The Ring of Blue Moon, an artifact from an ancient era that possessed powers he didn’t fully understand. Maybe he never would. Its history was murky; some legends claimed that it was made during a time before humans traveled in space. Others said that it was forged by the greatest smiths to ever wander the empty and tempered in the breath of space dragons. Selene, of course, laughed at both types of legends, but she hadn’t told him the truth of the matter, either. He suspected that despite having lived in the ring for more years than she could count, the little dragon herself didn’t really know how it came into being.
Chevalier looked away from the ring and closed his eyes until the last of its whispers in his thoughts had faded away completely. Though he wore the ring and did as he pleased from day to day, in many ways it was his master. It was the reason he was now and would forever be called Chevalier, instead of going by the name he’d been born with. It was the cornerstone of his bond with Selene, and it was the reason he was shaking with anger now as he hoped that Rivi would be okay.
She had a pet that she seemed really protective of. Carried it around in a bag the way you carry Selene around. Plus, she had a ring like yours, except it was red instead of blue.
He replayed Rivi’s words over and over in his head. Wondering if it had been someone else –someone like him— that had beaten Rivi up so badly.
He knew that the Ring of Blue Moon was not the only artifact of its kind; he’d read other legends and histories that mentioned different artifacts with similar origins, but he couldn’t remember if any of the tales had specified other rings. Ultimately, it didn’t matter if she was like him, he decided. He wanted to talk to her. After he got out of here and retrieved Selene, he’d ask around and see if anyone else had seen the girl with the red ring. It wasn’t much to go on, but it was all he had. Then, once he solved the cosmorc issue for Bartholomew and unloaded the Plagtos goods, he’d spend some time tracking her down. If Rivi didn’t make it then he’d seek his revenge, and if she did…then he could just talk to her. If she did have an artifact ring, they could share experiences and maybe he could learn something about the Ring of Blue Moon’s history.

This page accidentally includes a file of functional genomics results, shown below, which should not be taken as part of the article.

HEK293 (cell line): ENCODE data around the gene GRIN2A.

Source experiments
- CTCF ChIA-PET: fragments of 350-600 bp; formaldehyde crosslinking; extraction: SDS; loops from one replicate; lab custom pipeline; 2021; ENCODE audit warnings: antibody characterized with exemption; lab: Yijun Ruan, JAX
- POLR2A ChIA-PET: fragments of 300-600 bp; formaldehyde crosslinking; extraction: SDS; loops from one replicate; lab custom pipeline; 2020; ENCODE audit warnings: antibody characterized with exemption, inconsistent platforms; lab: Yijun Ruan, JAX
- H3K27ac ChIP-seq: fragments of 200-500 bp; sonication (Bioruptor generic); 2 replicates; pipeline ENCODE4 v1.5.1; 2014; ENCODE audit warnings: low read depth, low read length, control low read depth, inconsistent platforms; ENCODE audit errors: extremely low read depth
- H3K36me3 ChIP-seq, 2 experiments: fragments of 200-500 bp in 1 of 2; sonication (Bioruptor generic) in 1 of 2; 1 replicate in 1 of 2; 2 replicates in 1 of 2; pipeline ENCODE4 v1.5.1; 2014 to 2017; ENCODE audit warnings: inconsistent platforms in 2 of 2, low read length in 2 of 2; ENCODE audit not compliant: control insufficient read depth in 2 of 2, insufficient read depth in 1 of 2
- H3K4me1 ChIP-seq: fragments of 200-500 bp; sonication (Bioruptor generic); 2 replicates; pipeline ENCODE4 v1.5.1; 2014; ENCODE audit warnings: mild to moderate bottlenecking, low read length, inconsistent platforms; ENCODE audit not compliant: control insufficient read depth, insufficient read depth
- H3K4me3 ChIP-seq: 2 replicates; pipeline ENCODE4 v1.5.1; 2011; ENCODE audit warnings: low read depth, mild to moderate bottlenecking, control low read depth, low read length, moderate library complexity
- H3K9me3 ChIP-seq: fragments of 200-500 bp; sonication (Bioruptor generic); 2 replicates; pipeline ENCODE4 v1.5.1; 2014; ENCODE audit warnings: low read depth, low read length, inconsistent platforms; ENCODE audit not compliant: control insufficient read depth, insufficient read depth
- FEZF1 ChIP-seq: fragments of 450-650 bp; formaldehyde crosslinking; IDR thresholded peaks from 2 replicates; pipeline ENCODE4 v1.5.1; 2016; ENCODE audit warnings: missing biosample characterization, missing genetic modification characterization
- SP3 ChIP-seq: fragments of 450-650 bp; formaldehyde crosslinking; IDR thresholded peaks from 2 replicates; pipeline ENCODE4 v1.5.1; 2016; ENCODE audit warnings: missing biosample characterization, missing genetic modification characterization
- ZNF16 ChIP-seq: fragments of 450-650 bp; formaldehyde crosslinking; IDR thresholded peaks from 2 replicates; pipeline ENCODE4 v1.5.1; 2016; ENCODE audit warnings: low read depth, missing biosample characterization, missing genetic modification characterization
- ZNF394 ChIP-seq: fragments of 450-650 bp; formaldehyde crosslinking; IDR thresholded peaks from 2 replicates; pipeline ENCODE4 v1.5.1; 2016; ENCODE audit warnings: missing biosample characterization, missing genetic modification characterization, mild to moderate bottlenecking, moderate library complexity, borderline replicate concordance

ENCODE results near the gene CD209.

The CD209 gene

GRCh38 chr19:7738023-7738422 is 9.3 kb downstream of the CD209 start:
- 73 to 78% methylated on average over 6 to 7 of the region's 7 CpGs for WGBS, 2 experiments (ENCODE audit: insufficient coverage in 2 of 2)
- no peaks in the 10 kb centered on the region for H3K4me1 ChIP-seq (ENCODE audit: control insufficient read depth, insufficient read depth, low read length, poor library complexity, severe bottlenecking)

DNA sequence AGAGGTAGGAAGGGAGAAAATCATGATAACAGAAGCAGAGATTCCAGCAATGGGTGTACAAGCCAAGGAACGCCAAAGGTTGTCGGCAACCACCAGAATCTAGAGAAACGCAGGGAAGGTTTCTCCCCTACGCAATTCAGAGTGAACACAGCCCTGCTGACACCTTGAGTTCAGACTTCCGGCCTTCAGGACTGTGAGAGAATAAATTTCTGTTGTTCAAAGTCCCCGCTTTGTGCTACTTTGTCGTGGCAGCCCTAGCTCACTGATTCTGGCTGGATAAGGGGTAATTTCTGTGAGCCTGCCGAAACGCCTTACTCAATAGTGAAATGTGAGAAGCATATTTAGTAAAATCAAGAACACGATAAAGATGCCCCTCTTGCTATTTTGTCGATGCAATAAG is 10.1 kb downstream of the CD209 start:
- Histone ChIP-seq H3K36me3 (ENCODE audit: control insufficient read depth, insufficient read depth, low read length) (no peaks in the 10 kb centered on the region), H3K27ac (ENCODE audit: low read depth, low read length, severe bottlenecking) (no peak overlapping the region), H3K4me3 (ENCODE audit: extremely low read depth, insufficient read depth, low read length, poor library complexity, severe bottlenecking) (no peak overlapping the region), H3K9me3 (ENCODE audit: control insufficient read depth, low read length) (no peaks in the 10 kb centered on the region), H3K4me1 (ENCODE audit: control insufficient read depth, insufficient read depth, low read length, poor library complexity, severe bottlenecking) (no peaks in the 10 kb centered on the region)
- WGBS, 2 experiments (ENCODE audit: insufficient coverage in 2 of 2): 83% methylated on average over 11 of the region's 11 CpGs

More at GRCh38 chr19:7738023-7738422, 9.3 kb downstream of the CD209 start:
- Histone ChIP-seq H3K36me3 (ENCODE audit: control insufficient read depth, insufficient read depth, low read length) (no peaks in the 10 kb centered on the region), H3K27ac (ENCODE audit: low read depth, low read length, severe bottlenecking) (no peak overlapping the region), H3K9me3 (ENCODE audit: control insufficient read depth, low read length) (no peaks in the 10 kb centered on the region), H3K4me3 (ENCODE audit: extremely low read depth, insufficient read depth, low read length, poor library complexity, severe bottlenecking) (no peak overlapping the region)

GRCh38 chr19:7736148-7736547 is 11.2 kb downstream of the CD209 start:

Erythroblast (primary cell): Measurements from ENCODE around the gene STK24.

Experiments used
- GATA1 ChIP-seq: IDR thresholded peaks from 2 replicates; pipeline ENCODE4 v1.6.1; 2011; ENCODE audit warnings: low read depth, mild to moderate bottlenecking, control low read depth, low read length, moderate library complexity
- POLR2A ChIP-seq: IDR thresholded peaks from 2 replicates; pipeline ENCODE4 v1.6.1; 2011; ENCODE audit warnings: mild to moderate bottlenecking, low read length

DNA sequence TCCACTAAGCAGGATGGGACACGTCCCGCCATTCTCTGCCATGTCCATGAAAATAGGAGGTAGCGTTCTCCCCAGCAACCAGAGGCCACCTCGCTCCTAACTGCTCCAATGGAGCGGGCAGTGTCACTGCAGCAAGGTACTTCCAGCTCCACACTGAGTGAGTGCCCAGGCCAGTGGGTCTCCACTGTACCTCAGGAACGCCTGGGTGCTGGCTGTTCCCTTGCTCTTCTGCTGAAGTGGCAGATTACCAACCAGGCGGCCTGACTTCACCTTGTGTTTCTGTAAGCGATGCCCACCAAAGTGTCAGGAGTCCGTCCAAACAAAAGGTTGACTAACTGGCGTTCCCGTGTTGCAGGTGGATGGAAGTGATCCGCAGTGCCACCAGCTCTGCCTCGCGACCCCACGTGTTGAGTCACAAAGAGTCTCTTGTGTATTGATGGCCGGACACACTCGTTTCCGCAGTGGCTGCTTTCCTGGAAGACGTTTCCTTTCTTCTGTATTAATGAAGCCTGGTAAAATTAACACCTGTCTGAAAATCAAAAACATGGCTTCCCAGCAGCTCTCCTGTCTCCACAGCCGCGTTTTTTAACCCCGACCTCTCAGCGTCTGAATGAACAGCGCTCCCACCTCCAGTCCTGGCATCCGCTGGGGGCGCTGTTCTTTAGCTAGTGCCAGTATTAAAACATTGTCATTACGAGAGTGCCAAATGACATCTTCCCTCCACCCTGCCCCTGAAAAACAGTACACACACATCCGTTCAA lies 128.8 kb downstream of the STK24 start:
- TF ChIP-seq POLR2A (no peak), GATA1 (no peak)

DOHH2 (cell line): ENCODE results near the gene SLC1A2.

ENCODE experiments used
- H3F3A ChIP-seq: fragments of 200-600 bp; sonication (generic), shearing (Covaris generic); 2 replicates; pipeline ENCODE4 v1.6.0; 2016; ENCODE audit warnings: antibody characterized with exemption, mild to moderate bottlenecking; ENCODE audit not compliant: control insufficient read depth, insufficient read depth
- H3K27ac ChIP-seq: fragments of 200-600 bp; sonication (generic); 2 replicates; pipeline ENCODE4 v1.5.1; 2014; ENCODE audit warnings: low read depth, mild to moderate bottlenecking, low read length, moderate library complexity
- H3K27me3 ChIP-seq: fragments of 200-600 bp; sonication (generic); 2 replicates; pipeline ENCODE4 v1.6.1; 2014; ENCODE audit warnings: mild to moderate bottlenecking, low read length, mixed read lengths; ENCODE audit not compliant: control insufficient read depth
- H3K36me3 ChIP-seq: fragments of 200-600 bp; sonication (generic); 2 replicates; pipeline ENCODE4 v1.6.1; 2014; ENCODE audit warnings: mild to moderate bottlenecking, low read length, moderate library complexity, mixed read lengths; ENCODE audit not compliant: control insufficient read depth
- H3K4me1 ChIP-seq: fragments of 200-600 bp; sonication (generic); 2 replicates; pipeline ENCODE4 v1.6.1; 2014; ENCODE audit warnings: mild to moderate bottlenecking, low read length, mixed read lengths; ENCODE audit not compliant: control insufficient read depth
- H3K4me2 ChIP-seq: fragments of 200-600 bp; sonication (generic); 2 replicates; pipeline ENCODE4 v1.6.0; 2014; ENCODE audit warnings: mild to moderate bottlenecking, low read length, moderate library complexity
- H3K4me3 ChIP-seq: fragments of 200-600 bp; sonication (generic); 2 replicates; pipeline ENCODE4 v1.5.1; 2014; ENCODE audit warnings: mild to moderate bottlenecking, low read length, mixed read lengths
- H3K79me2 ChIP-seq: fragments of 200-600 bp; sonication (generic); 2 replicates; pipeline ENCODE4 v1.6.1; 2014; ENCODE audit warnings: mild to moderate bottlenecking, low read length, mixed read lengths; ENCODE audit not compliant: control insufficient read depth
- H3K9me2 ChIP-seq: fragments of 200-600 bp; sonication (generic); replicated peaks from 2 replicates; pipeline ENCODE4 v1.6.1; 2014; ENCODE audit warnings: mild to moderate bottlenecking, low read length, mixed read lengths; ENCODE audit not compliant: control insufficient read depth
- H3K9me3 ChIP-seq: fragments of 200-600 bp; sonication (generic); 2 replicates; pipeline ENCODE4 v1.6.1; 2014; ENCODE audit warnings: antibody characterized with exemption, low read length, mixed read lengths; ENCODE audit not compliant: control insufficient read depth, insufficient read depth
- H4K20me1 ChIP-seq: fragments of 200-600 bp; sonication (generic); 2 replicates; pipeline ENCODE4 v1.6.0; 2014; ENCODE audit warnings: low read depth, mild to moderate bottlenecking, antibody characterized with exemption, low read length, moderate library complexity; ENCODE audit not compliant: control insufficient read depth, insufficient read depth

Just then, there was a loud hum and a crash outside, and Chevalier hopped to his feet. He didn’t dare invoke the ring without Selene nearby, but he grabbed a broom and clutched it ready. The wooden handle was much lighter than what he was used to working with, but he was confident he could do some damage with it if the situation warranted it.
The doors to the medbay screamed open and three cosmorcs rushed inside. They were beaten and burned, and it was obvious that they’d been crying. Clutched between the three of them was the body of a fourth cosmorc, and unless Chevalier was mistaken, all of the ornate jewelry and tattoos adorning his body meant that it was their chieftain.
Talk about a coincidence, but Chevalier had a bad feeling. A really bad feeling. Because, unless he was super mistaken, the cosmorc chieftain was already dead. It was the gaping blaster wound in his chest that gave him away. Chevalier was sure that the chieftain’s companions hadn’t realized it yet, based on the fact that they’d brought him here, but it was only a matter of time until they realized what had happened.Once they did, all hell was sure to break loose.
So much for getting rid of that haul anytime soon. What would a cosmorc rampage even look like, anyways?
“Medic!” the first cosmorc yelled, pulling Chevalier back from his idle thinking. It’s voice was rich and husky, yet distinctly feminine. “Medic come now! Come now or we burn down medbay!”
As another onkell nurse scurried forward to assess the bay’s newest patient, Chevalier’s perception of the situation was turned completely on its head and he was made to feel like a fool.
Because just then, the cosmorc chieftain sat up and growled before punching his underling in the face.